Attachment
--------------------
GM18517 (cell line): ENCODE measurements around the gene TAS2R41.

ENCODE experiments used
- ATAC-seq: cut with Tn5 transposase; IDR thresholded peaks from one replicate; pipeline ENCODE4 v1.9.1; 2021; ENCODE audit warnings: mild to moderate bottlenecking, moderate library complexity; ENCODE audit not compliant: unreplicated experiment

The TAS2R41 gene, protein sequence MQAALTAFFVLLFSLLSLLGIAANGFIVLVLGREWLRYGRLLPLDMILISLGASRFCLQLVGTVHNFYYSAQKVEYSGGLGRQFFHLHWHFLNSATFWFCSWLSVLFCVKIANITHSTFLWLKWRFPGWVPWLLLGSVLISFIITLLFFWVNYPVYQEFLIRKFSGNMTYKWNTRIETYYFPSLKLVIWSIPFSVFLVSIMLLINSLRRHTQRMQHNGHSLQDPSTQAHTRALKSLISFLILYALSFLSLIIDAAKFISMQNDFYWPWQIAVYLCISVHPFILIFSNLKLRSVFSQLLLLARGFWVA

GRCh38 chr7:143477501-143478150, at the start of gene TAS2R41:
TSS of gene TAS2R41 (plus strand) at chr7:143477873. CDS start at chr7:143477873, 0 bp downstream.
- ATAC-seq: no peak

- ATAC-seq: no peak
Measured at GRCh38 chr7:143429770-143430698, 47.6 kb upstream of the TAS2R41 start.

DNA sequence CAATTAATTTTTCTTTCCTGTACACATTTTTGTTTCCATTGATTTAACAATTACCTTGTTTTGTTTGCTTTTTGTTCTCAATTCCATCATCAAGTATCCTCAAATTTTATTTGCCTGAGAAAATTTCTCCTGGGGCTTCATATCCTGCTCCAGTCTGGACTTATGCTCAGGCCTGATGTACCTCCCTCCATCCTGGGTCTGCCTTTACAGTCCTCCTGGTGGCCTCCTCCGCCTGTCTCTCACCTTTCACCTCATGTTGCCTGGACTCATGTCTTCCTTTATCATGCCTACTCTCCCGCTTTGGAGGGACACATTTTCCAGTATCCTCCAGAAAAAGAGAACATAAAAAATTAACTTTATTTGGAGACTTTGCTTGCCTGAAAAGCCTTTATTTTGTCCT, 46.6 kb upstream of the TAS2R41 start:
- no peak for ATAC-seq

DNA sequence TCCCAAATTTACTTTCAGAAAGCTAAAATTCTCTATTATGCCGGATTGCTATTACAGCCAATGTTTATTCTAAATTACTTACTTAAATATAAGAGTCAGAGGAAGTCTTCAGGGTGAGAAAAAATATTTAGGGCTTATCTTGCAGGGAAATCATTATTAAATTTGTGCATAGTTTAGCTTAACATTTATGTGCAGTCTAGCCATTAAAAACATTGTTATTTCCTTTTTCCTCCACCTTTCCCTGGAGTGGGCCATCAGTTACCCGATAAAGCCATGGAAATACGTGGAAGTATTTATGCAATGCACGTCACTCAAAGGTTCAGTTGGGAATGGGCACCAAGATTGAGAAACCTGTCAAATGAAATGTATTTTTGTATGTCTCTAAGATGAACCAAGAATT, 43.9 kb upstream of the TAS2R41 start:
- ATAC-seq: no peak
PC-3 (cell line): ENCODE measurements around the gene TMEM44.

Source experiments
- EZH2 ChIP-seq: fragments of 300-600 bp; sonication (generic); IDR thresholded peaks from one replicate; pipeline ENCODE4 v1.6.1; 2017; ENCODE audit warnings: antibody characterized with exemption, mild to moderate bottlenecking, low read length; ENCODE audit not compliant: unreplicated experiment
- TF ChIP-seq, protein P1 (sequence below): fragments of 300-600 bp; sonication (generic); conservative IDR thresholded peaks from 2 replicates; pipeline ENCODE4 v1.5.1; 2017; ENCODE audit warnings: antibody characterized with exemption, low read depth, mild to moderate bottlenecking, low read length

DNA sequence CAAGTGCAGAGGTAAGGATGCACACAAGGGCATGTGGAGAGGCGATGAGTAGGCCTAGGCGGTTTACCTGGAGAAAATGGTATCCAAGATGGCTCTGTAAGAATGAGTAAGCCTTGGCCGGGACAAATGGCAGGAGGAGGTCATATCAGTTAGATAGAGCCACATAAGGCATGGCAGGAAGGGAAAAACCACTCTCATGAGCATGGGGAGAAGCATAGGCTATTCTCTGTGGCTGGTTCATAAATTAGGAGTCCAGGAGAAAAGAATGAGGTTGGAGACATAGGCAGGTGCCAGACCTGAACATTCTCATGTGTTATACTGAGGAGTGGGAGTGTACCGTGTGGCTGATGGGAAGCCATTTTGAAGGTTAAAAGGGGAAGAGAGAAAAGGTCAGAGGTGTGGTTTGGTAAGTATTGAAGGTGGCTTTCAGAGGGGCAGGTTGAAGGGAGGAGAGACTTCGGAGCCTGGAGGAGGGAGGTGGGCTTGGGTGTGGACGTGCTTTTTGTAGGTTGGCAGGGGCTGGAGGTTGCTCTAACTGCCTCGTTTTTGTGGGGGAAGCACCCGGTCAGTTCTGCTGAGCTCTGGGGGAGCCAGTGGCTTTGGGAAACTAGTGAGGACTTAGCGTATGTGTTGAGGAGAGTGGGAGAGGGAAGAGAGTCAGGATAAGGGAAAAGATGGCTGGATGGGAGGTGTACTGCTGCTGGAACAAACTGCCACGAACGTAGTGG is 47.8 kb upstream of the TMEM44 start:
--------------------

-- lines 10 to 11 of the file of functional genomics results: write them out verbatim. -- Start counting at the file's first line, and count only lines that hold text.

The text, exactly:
DNA sequence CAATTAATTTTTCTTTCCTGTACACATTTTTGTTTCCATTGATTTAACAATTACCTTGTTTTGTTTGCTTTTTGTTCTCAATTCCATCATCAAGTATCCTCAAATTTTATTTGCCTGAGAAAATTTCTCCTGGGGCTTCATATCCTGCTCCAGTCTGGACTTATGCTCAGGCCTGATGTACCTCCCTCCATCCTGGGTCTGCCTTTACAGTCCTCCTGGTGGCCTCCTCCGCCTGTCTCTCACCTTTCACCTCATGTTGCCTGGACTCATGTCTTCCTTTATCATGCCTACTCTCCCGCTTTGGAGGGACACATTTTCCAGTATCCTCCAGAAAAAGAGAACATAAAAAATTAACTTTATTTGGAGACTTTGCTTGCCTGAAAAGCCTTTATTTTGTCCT, 46.6 kb upstream of the TAS2R41 start:
- no peak for ATAC-seq